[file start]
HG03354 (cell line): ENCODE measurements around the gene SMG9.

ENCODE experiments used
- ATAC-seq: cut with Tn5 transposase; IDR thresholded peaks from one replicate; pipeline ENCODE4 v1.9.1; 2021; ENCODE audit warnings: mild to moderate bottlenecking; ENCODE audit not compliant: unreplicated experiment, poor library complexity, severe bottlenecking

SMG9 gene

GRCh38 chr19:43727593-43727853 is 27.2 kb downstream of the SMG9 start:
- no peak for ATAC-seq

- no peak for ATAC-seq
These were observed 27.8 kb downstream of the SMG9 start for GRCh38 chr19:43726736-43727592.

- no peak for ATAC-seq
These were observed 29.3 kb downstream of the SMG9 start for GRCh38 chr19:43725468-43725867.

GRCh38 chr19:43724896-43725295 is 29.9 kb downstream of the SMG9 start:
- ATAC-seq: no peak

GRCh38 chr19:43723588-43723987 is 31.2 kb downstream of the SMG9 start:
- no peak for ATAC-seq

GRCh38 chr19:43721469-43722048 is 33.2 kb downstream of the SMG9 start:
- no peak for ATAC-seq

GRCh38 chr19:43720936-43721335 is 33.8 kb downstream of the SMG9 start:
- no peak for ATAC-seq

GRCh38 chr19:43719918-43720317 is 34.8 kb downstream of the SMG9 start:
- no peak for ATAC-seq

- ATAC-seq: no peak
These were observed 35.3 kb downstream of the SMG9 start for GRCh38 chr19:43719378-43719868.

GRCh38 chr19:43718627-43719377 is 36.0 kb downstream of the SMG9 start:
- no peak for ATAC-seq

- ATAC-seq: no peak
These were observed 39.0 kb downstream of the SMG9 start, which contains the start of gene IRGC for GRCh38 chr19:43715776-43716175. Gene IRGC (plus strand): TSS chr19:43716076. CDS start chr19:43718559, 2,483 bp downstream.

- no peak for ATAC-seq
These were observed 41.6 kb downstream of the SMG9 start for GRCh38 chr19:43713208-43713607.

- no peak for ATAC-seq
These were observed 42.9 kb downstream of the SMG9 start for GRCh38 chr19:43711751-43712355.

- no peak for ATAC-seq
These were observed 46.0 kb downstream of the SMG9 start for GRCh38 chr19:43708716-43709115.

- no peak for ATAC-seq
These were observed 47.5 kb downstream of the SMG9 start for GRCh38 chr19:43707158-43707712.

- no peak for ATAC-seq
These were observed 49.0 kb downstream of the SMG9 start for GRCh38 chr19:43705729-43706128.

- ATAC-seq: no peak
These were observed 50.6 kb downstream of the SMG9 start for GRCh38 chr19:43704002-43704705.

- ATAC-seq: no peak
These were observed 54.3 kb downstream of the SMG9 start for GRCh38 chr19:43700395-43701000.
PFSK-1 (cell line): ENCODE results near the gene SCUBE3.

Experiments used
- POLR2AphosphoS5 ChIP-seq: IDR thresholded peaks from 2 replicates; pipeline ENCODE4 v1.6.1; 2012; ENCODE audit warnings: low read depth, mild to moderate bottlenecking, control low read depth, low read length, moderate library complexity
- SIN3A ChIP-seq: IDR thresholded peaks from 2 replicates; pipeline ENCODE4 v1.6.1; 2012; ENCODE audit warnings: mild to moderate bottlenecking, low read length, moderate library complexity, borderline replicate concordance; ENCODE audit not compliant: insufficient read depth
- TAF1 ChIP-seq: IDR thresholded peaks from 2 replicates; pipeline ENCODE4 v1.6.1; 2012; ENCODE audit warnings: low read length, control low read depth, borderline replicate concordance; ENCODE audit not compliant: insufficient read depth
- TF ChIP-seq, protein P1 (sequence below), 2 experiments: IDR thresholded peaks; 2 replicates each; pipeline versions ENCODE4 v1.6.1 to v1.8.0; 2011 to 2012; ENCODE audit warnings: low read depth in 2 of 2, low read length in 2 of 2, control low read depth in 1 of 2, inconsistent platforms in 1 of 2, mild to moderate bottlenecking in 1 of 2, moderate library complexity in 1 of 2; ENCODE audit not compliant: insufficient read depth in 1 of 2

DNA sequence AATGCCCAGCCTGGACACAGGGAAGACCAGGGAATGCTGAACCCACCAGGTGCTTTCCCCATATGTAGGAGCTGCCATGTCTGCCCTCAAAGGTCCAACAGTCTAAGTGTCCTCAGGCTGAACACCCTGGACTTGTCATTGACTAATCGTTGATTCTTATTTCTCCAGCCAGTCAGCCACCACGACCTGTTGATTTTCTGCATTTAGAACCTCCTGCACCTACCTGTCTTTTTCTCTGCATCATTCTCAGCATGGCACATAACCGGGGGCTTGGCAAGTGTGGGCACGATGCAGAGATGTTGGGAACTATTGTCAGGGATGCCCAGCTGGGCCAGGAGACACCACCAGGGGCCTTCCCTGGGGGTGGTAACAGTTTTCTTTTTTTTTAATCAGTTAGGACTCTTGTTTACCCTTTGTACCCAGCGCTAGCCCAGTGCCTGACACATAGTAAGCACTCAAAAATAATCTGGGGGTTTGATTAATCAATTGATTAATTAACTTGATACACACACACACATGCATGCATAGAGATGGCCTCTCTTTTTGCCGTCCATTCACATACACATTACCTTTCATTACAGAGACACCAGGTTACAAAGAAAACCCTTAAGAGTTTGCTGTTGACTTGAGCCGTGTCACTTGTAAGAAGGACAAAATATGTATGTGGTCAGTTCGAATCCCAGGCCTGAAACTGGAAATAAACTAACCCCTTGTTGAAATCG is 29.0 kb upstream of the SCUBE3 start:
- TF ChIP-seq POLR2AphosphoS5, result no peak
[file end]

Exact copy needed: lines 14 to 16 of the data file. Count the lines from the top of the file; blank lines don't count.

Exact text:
- no peak for ATAC-seq

GRCh38 chr19:43721469-43722048 is 33.2 kb downstream of the SMG9 start:
- no peak for ATAC-seq